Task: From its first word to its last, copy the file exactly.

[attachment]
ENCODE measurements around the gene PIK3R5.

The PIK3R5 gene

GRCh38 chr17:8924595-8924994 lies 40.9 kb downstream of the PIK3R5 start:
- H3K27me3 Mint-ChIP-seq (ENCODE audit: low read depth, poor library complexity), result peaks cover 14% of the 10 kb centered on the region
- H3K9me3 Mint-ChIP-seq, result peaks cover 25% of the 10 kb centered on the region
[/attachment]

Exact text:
ENCODE measurements around the gene PIK3R5.

The PIK3R5 gene

GRCh38 chr17:8924595-8924994 lies 40.9 kb downstream of the PIK3R5 start:
- H3K27me3 Mint-ChIP-seq (ENCODE audit: low read depth, poor library complexity), result peaks cover 14% of the 10 kb centered on the region
- H3K9me3 Mint-ChIP-seq, result peaks cover 25% of the 10 kb centered on the region